I will totally admit that I don't really understand how sewing something works. To me, it's a magic process that just sort of ends up with a completed product, and I never know how, even when, when I watch the process. In a way, Weaving Tides appealed to me just because I got to watch things get sewn together. However, there's a lot more to the game than just that.
Weaving Tides follows the story of Tass, the one and only human in a world that is made up of two races: anthropomorphic moths and a race of dragon-like creatures known as Weavers. Tass lives with a Weaver named Kilim, who serves as his adoptive father. However, after an attack on his hometown by mysterious shadowy Weavers, Tass and Kilim leave home to begin searching into Tass' origins, and the possibility of having a family. Of course, this trip has plenty of dangers and plenty of new friends to make along the way.
The plot is cute and has a few little twists that I thought were neat. However, for the most part, this is a pretty typical adventure. It's sweet enough, especially thanks to some decent character building. Tass will meet other Weavers along his journey, and each of them has a distinct personality. Twill is looking for adventure and having the time of her life, while Sir Luce is an extremely forgetful dragon who worked for nobility. Combine this with the aforementioned good-natured Tass and dad-joke-loving Kilim, and it's a good group of interactions.
Through the game, Tass will ride on the back of either Kilim, Twill, or Sir Luce. In turn, those characters will fly over lands that look like they were weaved together by a bunch of cloth. At any time you can dive beneath the cloth and then reemerge. When you do this you'll start a weave, and should you dive again you'll create one. This is the game's central mechanic, and you'll be using it for combat, puzzles, and general exploration.
I'll get combat out of the way now since it's not really a huge part of the game. In addition to the aforementioned weaving, you have dashing. You'll use these two abilities to stun enemies, then tie them to the ground. This is almost always done by dashing into them so they get dizzy, then making weaves over them. Occasionally there's a boss fight, but all the boss fights are just "dash until they miss and become dizzy, then tie them." There's nothing wrong with any of this, but before the game's five-hour run time was up I was already pretty tired of it. However, combat isn't really the focus of Weaving Tides.
Instead, you'll be spending a lot of time solving various puzzles. Most of them make use of the weaving mechanic in different ways. One simply had me use environmental hints around the world to tell me what shape to weave into the ground. Another required me to pull switches and then use the weaves to tie them to the ground so they didn't slowly move away. Sometimes I also had to dive under the ground and come up somewhere else in the world, or drag rugs on top of eyes to get them to stop staring at me. Nothing complicated, but I felt most of the puzzles did a good job challenging me and making me think for a few moments before I could figure out the solution.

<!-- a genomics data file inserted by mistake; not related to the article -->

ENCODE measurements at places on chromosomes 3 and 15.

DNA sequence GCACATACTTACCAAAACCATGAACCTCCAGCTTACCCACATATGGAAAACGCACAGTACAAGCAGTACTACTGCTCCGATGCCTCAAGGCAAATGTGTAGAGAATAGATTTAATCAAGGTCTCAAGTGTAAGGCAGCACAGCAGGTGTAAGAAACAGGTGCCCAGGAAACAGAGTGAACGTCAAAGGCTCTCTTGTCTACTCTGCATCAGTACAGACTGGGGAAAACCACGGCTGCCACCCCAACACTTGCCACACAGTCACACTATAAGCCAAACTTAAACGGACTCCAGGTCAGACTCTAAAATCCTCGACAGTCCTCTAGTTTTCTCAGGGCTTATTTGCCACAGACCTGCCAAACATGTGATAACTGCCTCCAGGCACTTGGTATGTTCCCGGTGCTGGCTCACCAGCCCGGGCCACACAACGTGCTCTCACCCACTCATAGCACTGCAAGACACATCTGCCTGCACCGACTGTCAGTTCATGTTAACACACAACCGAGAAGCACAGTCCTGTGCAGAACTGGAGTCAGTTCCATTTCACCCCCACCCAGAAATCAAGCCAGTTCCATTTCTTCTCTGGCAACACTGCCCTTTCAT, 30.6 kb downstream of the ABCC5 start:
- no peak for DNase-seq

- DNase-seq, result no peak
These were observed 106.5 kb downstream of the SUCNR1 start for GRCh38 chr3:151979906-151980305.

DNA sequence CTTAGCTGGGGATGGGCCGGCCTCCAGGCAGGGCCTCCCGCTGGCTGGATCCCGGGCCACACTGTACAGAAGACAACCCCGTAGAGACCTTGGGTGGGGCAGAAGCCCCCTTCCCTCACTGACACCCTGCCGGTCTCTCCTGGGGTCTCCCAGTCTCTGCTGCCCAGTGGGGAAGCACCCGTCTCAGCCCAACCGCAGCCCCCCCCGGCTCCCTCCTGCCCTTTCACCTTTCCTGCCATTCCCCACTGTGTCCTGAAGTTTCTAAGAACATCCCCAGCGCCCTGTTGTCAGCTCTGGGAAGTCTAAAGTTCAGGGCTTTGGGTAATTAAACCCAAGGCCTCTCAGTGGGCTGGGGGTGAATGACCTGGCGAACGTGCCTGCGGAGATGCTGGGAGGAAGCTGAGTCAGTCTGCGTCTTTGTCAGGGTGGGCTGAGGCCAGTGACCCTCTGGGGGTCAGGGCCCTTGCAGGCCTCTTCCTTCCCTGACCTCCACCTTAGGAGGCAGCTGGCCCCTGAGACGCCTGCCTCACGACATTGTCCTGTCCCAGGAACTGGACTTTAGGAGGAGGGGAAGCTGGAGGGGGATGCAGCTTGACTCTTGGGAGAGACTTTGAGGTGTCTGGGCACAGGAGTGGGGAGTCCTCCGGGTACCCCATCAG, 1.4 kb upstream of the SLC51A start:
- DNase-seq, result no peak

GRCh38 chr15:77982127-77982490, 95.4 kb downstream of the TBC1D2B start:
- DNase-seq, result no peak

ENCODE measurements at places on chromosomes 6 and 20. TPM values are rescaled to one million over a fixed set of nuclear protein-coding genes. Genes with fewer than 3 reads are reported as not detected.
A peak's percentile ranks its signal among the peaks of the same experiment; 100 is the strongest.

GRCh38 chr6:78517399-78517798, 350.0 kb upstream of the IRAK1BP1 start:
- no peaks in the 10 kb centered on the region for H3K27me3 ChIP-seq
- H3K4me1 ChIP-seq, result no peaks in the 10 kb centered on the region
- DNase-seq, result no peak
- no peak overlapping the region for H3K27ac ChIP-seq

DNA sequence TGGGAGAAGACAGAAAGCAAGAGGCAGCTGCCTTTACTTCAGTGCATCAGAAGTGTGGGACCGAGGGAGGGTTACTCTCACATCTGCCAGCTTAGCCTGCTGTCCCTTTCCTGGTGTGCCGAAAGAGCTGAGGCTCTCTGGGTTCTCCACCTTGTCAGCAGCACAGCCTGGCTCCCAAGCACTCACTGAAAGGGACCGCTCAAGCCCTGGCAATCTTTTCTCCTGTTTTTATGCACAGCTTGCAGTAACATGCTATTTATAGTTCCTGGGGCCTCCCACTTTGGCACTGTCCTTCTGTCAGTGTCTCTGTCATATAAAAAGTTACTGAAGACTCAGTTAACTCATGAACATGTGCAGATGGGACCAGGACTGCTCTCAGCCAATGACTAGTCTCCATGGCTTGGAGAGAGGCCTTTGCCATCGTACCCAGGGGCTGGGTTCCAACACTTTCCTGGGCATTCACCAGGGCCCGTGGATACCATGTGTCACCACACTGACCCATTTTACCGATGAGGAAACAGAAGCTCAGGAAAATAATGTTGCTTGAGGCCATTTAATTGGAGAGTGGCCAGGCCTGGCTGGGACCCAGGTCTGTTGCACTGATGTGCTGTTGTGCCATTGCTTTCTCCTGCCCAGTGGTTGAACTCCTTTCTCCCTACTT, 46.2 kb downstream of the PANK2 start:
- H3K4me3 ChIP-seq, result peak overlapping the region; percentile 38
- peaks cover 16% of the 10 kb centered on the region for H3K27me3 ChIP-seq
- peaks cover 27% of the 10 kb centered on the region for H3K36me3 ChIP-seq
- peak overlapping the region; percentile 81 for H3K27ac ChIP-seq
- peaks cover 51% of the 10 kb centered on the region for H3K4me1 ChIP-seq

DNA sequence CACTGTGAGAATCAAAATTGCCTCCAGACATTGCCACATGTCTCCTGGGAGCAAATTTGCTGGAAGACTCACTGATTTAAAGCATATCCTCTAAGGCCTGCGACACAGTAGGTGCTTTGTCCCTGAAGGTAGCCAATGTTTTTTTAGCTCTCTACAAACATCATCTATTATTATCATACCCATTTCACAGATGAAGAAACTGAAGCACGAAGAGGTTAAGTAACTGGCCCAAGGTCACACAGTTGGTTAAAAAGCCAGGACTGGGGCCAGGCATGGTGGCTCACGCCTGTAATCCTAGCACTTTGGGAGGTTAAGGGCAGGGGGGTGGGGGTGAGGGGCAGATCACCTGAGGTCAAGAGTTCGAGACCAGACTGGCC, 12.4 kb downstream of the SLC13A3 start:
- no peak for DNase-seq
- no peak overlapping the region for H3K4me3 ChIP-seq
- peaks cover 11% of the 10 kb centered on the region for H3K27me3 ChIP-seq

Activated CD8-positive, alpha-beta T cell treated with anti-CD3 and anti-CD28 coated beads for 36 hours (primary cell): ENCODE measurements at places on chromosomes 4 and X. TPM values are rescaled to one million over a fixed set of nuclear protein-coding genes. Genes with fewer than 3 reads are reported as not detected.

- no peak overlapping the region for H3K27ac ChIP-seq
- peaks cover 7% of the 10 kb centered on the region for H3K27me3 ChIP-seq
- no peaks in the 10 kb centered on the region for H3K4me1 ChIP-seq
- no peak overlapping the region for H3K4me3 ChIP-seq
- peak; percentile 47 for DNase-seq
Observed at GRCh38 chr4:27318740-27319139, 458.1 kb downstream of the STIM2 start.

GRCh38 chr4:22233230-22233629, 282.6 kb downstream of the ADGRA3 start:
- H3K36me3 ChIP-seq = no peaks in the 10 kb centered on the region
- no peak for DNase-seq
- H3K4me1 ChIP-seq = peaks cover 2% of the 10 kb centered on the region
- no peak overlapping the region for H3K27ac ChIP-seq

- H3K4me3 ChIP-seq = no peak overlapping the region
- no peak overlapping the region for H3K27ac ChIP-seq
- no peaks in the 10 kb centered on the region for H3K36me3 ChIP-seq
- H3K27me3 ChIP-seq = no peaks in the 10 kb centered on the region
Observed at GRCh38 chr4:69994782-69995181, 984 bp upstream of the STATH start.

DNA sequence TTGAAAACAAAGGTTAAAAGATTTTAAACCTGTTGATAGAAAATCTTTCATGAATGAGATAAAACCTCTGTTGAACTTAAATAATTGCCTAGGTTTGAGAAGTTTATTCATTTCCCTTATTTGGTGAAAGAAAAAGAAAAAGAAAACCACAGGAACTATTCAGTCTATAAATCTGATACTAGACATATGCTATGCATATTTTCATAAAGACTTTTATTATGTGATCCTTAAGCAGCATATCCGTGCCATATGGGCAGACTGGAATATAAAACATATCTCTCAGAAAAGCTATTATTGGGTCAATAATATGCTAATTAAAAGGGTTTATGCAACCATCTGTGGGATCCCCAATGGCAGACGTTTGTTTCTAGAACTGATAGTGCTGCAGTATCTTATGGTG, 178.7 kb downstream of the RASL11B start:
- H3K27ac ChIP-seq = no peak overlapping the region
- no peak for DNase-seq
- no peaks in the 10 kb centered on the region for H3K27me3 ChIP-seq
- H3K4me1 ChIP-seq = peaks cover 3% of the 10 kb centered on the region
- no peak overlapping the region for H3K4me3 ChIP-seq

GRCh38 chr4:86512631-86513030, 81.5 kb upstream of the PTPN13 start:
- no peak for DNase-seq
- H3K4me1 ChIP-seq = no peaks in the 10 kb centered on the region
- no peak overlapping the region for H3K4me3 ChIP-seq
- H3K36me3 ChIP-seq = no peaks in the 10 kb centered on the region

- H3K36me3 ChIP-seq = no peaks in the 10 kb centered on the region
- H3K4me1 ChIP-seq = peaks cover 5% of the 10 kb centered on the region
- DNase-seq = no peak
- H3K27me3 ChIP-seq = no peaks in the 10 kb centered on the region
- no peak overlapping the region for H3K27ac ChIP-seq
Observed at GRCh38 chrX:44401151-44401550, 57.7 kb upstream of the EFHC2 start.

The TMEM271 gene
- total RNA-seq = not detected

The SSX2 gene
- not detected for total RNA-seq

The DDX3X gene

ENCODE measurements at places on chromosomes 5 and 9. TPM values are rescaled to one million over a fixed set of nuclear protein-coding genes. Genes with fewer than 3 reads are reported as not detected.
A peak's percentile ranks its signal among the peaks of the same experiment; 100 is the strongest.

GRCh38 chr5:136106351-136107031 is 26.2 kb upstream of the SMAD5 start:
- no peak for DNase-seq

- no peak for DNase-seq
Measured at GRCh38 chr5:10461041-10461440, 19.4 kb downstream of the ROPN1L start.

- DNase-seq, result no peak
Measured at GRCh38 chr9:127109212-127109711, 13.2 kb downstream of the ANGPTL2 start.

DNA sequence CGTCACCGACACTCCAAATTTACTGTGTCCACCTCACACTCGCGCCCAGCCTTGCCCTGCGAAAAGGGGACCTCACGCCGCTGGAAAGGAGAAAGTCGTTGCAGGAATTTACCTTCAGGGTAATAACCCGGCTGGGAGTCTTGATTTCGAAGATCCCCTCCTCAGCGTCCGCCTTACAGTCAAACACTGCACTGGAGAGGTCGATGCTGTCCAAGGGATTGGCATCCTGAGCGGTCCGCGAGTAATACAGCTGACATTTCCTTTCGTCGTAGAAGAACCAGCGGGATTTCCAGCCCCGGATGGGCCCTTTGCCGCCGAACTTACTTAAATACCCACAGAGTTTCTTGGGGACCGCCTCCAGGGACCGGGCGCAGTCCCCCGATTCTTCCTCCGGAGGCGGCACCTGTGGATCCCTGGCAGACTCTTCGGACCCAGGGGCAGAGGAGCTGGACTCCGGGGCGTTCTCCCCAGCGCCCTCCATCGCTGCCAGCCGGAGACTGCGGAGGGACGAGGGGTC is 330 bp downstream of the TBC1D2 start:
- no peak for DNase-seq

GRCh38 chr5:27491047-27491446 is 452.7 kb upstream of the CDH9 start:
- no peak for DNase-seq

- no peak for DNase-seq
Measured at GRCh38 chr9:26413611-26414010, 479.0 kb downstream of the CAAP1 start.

That said, occasionally things weren't quite so good. As I've mentioned, there's a mechanic that lets you dive under the level to move around, which you sometimes need to use to get past barriers. However, it's just as often that I'd awkwardly bump against rocks that are under the level and impossible to see. It makes navigating feel like I'm trying to fly the world blind, which isn't really ideal for a game based all around exploration. There's also a forced stealth segment in one of the later chapters that, while not difficult, is really slow and not much fun to play.
Things hit an unfortunate fever pitch in the last level, which is full of spike traps that are difficult to see and avoid, large empty spaces that deal damage to you over time, and frustrating enemies that aren't very fun to fight. Thankfully this is only one in the game's five levels, and the final boss ends up being rather great, but it is sad that the game mostly ends on a sour note.
Even with this sour note, I still really enjoyed my time with Weaving Tides. It's a cute and relatable tale about family wrapped up in an adventure game. The puzzles are mostly good, and I had fun exploring the world. When Weaving Tides was at its lowest, it was still a decent game, and when it's at its highest, I was having a really good time. If you're looking for something a little more wholesome to go through, then I strongly suggest giving the game a look.
TechRaptor reviewed Weaving Tides on PC using a copy provided by the developer. The game is also available on Nintendo Switch.
- Cute Story with Fun Characters
- Clever Puzzles
- Fun Exploration
- Lovely to Look At
- Repetitive Combat
- A Few Wonky Mechanics
- Terrible Final Level